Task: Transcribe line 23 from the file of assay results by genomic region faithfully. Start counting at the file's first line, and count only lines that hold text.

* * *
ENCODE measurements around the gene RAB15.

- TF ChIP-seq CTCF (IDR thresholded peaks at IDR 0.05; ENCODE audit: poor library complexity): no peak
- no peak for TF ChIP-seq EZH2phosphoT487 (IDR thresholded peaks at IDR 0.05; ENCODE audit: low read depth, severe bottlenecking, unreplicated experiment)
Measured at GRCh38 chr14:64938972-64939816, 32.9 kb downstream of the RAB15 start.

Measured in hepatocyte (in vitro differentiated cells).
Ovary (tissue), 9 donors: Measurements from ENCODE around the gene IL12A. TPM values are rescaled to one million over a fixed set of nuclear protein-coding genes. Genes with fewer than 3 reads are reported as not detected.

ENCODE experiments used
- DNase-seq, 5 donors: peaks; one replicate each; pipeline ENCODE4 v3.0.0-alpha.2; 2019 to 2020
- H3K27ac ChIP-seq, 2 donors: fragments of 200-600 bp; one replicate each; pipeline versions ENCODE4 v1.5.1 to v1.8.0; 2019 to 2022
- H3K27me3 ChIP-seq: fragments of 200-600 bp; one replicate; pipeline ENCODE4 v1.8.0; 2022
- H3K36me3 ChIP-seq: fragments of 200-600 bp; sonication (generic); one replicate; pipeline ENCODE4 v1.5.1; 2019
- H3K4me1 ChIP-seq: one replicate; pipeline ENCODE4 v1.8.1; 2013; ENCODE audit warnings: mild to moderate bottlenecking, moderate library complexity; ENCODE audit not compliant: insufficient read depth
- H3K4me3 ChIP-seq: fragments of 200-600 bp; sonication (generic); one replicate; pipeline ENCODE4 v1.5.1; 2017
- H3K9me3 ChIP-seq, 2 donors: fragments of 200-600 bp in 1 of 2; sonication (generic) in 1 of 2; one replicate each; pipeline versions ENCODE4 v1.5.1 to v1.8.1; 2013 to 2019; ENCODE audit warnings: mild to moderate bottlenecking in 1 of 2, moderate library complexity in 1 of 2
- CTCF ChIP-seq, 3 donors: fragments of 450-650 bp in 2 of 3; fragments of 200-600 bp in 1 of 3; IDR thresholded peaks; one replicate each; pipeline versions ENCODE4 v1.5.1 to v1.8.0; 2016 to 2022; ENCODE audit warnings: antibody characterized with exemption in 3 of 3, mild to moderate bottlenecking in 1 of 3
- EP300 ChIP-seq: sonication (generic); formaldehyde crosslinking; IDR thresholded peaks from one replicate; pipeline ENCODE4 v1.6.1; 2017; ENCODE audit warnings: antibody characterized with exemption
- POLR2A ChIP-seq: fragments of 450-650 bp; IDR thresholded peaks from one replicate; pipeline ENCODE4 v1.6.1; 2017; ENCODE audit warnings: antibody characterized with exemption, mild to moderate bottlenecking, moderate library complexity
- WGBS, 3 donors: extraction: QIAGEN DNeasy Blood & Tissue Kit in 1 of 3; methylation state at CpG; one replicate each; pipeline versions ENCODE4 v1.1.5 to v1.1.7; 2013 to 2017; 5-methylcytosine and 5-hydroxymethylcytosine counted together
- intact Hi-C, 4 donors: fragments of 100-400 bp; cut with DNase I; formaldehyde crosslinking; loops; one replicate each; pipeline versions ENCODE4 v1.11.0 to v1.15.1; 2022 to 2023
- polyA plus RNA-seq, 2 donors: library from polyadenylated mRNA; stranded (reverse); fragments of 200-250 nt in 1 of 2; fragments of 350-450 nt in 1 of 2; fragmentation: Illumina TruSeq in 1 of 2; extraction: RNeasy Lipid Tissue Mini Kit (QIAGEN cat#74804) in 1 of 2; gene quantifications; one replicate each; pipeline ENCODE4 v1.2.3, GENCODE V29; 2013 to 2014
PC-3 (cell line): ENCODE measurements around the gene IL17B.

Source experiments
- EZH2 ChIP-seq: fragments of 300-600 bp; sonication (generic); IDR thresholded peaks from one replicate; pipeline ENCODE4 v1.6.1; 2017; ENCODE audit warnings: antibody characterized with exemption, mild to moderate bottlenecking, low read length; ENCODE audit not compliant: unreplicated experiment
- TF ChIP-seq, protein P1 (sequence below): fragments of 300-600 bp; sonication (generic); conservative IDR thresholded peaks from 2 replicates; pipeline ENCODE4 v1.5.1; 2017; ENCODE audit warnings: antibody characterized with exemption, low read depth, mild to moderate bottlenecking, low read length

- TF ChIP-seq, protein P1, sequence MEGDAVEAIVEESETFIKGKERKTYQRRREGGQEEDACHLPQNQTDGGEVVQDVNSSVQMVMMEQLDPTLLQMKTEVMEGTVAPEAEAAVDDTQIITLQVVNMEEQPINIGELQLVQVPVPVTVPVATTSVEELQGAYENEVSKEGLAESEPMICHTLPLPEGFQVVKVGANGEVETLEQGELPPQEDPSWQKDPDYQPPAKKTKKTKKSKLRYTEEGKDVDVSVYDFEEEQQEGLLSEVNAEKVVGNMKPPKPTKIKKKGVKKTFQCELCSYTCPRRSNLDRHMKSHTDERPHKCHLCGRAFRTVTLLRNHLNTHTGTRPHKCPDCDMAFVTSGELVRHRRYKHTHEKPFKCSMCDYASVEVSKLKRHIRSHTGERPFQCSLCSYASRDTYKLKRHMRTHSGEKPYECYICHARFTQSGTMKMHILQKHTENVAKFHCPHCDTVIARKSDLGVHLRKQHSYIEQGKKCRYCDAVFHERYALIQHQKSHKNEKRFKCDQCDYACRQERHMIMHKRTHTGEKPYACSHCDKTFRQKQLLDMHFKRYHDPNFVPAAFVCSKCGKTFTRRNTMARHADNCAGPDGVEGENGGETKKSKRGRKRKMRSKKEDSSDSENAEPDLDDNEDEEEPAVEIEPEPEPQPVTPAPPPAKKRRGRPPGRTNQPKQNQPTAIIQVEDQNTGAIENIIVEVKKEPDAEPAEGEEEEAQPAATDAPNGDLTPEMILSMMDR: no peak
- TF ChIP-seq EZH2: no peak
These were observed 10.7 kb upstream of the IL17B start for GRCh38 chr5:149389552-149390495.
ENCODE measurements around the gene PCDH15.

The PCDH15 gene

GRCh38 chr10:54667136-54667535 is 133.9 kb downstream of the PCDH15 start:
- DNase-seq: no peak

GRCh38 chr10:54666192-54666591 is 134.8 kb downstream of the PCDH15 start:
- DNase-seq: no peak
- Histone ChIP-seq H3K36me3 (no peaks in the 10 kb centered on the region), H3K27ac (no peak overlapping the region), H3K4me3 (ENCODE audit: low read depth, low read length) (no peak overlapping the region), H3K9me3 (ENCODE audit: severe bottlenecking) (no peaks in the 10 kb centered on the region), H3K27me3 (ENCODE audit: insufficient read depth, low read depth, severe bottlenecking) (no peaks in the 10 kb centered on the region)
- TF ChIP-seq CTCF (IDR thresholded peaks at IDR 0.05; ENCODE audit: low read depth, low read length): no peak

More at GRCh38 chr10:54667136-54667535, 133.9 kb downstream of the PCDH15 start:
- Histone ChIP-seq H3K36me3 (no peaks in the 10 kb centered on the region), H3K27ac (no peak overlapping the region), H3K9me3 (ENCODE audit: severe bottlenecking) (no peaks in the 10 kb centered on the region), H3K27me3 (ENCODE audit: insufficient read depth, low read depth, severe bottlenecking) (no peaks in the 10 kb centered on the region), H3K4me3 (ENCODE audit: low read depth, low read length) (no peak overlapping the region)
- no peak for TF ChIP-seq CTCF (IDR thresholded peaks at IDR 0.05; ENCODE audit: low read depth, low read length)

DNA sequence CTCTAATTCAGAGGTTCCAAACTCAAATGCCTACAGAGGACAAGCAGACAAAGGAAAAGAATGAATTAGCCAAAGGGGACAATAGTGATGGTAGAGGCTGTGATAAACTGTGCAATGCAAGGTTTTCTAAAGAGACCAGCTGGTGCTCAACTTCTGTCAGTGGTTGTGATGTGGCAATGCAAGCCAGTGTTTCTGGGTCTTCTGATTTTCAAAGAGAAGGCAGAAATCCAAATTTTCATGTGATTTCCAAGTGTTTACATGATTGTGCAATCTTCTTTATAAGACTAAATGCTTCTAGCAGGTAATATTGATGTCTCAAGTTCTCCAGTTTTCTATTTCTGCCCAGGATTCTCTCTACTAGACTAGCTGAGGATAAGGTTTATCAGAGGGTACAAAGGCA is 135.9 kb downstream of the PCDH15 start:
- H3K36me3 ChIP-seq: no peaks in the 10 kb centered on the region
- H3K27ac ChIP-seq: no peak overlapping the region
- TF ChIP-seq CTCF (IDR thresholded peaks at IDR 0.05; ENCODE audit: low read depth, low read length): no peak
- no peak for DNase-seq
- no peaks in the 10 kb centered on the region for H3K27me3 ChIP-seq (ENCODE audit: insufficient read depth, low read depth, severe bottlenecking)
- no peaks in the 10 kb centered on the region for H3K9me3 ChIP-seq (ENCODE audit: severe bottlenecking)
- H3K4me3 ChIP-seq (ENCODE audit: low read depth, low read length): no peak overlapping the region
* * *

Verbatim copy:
- EZH2 ChIP-seq: fragments of 300-600 bp; sonication (generic); IDR thresholded peaks from one replicate; pipeline ENCODE4 v1.6.1; 2017; ENCODE audit warnings: antibody characterized with exemption, mild to moderate bottlenecking, low read length; ENCODE audit not compliant: unreplicated experiment